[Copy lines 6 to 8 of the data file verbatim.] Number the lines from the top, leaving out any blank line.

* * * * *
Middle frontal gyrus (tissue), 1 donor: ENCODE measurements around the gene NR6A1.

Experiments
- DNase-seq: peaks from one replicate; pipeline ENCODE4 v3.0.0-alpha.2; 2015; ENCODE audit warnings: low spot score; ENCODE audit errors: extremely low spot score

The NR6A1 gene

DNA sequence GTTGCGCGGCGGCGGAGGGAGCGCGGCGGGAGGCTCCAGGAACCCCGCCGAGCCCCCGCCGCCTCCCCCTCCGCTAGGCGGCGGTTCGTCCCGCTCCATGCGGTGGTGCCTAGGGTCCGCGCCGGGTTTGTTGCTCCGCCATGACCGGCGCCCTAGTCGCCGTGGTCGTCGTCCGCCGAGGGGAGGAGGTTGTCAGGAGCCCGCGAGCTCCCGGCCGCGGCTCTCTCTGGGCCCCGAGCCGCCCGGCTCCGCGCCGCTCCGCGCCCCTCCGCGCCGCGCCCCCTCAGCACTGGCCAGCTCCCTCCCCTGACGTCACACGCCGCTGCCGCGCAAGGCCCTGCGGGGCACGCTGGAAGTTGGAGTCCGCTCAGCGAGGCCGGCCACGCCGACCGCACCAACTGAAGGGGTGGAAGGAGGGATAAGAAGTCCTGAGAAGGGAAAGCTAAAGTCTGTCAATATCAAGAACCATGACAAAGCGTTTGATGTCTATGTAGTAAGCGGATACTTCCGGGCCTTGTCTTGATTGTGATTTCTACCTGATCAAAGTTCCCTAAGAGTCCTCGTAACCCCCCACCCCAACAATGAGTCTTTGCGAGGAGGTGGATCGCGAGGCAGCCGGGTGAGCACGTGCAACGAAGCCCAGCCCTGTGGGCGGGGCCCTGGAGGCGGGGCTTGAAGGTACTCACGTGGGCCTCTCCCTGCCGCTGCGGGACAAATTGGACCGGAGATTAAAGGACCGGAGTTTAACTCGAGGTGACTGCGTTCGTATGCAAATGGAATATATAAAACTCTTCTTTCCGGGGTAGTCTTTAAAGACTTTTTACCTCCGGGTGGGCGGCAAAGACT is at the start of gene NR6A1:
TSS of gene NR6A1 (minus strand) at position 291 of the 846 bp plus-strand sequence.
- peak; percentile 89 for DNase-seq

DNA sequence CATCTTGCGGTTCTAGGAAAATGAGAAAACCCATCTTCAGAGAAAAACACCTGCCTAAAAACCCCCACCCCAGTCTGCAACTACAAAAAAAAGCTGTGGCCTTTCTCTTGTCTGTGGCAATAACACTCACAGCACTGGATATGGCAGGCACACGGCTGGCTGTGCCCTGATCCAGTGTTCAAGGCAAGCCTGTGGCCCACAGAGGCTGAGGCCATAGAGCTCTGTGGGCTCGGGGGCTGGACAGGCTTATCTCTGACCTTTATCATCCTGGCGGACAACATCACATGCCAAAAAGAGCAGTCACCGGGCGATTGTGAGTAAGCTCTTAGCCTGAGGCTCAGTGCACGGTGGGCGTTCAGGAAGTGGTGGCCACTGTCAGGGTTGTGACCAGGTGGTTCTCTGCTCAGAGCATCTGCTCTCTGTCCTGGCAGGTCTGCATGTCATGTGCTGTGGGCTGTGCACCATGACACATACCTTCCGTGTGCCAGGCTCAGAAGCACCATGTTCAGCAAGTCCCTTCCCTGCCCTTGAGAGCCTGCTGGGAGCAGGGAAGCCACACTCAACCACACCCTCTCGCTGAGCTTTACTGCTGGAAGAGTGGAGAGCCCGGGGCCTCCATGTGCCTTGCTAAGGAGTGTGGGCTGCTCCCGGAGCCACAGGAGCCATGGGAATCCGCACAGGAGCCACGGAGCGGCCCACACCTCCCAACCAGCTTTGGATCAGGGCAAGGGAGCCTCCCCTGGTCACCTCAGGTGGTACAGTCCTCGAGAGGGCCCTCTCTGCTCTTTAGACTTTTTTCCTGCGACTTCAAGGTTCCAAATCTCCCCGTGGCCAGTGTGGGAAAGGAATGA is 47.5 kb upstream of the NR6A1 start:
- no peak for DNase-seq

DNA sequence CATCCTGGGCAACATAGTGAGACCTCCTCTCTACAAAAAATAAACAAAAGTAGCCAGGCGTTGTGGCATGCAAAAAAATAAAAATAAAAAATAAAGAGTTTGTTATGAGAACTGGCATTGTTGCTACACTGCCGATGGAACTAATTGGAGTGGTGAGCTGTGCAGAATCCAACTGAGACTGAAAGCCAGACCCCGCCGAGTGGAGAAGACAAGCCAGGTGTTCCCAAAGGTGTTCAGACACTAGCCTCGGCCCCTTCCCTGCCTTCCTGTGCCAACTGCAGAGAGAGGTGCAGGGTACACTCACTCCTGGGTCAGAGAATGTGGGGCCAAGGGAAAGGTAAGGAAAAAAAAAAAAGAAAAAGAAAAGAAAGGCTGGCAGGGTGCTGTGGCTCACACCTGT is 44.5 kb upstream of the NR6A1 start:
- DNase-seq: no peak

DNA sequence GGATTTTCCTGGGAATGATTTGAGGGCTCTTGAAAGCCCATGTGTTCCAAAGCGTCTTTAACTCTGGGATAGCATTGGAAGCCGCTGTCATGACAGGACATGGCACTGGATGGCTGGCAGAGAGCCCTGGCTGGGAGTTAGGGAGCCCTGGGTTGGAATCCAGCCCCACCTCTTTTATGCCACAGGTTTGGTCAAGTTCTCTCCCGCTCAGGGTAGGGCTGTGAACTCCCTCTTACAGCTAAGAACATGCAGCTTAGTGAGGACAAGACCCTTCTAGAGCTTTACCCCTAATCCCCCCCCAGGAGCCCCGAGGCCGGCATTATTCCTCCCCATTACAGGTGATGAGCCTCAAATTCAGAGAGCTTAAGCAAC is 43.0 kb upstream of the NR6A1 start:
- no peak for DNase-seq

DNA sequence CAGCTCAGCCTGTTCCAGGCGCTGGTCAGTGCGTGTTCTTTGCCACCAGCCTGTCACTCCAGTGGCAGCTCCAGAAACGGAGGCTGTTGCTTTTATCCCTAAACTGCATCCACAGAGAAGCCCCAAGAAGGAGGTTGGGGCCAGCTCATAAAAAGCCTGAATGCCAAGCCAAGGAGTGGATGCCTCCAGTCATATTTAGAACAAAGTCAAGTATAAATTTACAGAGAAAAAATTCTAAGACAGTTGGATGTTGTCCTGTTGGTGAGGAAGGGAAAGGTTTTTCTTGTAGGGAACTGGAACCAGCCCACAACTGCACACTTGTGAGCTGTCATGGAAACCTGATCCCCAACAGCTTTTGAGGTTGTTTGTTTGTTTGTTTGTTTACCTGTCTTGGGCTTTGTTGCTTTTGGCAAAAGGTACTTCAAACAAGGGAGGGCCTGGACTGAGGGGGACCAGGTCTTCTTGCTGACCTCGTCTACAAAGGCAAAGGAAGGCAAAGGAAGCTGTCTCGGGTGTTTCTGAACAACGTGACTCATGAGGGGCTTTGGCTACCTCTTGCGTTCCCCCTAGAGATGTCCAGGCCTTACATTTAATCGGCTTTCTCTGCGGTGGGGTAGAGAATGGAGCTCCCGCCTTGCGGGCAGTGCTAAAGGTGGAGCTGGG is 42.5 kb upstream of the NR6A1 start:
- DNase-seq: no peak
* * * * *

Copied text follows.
TSS of gene NR6A1 (minus strand) at position 291 of the 846 bp plus-strand sequence.
- peak; percentile 89 for DNase-seq

DNA sequence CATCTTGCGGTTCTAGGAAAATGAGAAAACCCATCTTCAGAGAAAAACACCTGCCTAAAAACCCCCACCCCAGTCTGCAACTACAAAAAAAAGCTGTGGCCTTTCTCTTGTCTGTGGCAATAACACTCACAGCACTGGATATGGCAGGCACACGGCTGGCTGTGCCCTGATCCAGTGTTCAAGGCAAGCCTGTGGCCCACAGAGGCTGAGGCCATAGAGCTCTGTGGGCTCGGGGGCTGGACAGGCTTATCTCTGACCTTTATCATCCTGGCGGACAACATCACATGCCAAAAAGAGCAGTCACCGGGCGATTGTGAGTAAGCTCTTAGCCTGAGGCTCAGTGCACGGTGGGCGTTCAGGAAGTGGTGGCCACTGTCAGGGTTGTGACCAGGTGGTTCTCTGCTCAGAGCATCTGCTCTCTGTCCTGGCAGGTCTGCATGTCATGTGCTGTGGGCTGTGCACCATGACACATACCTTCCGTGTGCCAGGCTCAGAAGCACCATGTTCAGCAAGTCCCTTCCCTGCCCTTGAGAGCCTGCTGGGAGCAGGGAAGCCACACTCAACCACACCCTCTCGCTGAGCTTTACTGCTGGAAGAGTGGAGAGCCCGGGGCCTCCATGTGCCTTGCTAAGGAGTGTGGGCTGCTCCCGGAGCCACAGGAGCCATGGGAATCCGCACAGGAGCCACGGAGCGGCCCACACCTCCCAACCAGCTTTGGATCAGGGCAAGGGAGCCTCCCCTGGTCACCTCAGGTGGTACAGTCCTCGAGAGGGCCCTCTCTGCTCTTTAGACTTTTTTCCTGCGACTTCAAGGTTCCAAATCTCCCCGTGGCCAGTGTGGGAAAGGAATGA is 47.5 kb upstream of the NR6A1 start: